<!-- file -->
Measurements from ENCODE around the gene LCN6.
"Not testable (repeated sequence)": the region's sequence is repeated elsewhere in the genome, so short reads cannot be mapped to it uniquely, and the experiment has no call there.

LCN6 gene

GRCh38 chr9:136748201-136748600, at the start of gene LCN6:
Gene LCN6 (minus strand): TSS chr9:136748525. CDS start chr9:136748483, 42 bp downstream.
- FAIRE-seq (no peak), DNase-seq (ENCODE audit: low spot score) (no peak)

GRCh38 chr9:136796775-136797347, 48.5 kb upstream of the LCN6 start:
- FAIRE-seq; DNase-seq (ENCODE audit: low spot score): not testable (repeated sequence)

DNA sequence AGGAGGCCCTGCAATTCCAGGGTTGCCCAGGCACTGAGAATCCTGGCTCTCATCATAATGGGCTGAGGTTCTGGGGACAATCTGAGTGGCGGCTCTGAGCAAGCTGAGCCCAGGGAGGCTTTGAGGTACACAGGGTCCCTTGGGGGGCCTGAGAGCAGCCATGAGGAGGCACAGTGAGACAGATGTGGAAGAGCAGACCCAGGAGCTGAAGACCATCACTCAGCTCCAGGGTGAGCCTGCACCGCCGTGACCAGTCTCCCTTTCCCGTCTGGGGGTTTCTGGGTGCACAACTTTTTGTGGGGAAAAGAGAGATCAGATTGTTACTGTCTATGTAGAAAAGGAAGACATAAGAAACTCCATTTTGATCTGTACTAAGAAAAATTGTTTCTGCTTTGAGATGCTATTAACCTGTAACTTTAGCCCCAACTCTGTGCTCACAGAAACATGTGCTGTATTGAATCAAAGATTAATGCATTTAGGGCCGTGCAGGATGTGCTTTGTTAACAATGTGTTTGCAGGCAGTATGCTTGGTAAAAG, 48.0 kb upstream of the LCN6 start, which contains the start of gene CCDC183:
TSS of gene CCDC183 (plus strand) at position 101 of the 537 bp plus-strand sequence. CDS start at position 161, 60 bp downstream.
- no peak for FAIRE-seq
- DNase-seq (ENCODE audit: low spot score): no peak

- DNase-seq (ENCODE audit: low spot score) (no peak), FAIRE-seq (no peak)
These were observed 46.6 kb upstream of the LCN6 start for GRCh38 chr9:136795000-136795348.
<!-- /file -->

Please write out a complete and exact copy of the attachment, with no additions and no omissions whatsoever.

Measurements from ENCODE around the gene LCN6.
"Not testable (repeated sequence)": the region's sequence is repeated elsewhere in the genome, so short reads cannot be mapped to it uniquely, and the experiment has no call there.

LCN6 gene

GRCh38 chr9:136748201-136748600, at the start of gene LCN6:
Gene LCN6 (minus strand): TSS chr9:136748525. CDS start chr9:136748483, 42 bp downstream.
- FAIRE-seq (no peak), DNase-seq (ENCODE audit: low spot score) (no peak)

GRCh38 chr9:136796775-136797347, 48.5 kb upstream of the LCN6 start:
- FAIRE-seq; DNase-seq (ENCODE audit: low spot score): not testable (repeated sequence)

DNA sequence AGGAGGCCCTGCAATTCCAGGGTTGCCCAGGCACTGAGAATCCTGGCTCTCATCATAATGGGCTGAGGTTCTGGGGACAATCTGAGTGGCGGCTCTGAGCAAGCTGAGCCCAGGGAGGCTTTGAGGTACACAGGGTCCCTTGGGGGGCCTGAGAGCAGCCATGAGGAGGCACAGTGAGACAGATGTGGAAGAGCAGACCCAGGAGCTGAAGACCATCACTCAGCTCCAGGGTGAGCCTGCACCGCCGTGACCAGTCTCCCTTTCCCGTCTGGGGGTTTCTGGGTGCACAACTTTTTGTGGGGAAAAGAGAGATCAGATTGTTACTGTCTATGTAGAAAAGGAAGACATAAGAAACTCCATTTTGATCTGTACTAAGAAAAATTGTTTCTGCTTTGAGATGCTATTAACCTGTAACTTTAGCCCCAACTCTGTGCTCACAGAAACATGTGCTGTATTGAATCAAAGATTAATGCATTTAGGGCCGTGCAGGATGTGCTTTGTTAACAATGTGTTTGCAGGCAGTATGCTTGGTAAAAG, 48.0 kb upstream of the LCN6 start, which contains the start of gene CCDC183:
TSS of gene CCDC183 (plus strand) at position 101 of the 537 bp plus-strand sequence. CDS start at position 161, 60 bp downstream.
- no peak for FAIRE-seq
- DNase-seq (ENCODE audit: low spot score): no peak

- DNase-seq (ENCODE audit: low spot score) (no peak), FAIRE-seq (no peak)
These were observed 46.6 kb upstream of the LCN6 start for GRCh38 chr9:136795000-136795348.